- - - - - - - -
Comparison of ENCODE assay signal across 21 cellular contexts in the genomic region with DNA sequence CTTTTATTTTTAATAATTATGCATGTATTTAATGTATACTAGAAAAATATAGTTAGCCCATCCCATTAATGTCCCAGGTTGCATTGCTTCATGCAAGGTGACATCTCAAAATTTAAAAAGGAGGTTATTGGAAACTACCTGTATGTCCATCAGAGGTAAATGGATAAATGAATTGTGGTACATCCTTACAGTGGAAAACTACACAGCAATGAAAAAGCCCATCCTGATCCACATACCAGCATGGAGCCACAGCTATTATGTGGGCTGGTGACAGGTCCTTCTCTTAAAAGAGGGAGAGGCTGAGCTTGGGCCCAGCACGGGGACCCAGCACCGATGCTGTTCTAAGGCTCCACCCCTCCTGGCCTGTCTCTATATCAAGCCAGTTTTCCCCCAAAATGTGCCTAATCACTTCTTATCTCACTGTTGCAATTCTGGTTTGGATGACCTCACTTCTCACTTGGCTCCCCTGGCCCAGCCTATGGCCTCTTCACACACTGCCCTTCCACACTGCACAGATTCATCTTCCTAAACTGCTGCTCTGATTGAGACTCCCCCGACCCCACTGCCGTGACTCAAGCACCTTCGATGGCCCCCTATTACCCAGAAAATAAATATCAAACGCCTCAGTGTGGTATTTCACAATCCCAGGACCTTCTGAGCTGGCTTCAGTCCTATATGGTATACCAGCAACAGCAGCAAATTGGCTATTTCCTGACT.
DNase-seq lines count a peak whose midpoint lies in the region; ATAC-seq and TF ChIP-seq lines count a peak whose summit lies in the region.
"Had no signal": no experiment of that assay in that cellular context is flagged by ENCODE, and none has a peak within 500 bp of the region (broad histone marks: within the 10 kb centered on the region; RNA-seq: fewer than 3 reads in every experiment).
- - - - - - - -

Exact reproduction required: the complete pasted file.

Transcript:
Comparison of ENCODE assay signal across 21 cellular contexts in the genomic region with DNA sequence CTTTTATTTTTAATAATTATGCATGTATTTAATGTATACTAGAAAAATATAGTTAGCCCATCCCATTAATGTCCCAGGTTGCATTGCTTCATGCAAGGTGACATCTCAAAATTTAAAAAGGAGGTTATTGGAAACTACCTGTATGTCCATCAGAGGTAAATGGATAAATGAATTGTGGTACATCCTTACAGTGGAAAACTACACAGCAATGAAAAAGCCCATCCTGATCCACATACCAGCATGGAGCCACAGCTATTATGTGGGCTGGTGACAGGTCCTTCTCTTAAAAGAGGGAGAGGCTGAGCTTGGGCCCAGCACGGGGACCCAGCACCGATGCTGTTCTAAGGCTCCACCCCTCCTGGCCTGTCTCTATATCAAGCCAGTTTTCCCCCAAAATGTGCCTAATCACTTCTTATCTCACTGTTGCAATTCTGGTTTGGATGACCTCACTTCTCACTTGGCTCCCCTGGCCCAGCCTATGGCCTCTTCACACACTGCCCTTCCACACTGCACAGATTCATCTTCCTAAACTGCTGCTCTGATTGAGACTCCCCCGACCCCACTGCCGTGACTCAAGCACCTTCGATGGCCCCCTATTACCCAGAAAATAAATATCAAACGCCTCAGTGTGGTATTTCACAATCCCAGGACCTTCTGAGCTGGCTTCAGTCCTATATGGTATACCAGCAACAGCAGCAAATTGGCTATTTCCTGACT.
DNase-seq lines count a peak whose midpoint lies in the region; ATAC-seq and TF ChIP-seq lines count a peak whose summit lies in the region.
"Had no signal": no experiment of that assay in that cellular context is flagged by ENCODE, and none has a peak within 500 bp of the region (broad histone marks: within the 10 kb centered on the region; RNA-seq: fewer than 3 reads in every experiment).